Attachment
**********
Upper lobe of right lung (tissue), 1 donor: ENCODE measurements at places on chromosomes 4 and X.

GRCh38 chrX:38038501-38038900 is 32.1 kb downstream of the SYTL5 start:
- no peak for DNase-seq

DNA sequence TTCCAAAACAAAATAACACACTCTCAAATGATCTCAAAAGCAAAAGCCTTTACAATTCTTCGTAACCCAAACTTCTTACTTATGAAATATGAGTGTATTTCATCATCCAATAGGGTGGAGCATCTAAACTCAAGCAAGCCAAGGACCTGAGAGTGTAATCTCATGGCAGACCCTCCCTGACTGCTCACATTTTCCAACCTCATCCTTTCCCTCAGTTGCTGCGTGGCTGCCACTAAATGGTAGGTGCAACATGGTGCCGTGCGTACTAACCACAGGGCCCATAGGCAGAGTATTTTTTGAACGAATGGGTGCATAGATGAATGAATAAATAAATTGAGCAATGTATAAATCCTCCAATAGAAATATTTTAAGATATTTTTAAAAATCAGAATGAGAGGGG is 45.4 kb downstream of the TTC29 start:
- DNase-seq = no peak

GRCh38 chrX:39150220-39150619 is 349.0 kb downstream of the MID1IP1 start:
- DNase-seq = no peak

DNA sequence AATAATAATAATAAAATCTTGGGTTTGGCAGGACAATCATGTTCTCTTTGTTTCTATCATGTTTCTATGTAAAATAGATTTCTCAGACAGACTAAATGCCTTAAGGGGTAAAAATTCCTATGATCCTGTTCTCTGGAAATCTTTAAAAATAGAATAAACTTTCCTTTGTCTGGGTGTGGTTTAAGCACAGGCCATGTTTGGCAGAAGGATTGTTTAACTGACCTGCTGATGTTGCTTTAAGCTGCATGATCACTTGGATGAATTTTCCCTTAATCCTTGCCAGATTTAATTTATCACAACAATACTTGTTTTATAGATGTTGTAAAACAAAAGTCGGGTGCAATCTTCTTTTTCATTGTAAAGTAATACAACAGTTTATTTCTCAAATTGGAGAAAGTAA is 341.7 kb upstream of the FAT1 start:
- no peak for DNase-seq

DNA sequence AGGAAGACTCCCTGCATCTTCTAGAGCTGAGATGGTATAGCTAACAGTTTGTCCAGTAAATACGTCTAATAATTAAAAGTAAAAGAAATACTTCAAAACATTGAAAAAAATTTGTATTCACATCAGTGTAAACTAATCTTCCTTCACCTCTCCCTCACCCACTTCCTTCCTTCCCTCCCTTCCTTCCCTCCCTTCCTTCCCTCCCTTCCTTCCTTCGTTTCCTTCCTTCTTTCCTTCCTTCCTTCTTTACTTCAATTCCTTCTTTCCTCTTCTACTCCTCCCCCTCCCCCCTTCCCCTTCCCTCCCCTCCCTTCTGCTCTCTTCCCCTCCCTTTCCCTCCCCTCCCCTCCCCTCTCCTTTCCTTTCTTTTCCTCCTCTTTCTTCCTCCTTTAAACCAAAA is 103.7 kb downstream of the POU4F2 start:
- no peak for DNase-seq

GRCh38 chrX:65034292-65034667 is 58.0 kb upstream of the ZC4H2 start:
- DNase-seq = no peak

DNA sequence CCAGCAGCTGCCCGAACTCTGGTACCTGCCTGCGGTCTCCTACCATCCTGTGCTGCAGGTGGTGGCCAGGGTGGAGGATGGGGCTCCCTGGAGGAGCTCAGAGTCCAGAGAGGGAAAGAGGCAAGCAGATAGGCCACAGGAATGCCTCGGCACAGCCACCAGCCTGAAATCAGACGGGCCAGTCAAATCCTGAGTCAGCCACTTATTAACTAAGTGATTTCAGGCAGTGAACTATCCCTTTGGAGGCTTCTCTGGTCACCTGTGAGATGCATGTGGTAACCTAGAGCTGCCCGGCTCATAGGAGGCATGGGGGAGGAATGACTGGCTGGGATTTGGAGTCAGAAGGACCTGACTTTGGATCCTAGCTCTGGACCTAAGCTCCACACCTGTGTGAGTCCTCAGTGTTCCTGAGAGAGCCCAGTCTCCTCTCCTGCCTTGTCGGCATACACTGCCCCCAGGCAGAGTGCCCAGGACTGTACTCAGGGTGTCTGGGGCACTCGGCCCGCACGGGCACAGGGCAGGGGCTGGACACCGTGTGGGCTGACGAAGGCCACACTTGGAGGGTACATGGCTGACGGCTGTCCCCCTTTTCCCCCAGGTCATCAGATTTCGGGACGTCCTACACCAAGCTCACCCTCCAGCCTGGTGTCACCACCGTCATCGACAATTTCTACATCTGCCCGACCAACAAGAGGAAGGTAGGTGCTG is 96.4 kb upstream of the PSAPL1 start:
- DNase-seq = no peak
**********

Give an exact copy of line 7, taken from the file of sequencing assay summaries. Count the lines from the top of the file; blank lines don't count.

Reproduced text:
- DNase-seq = no peak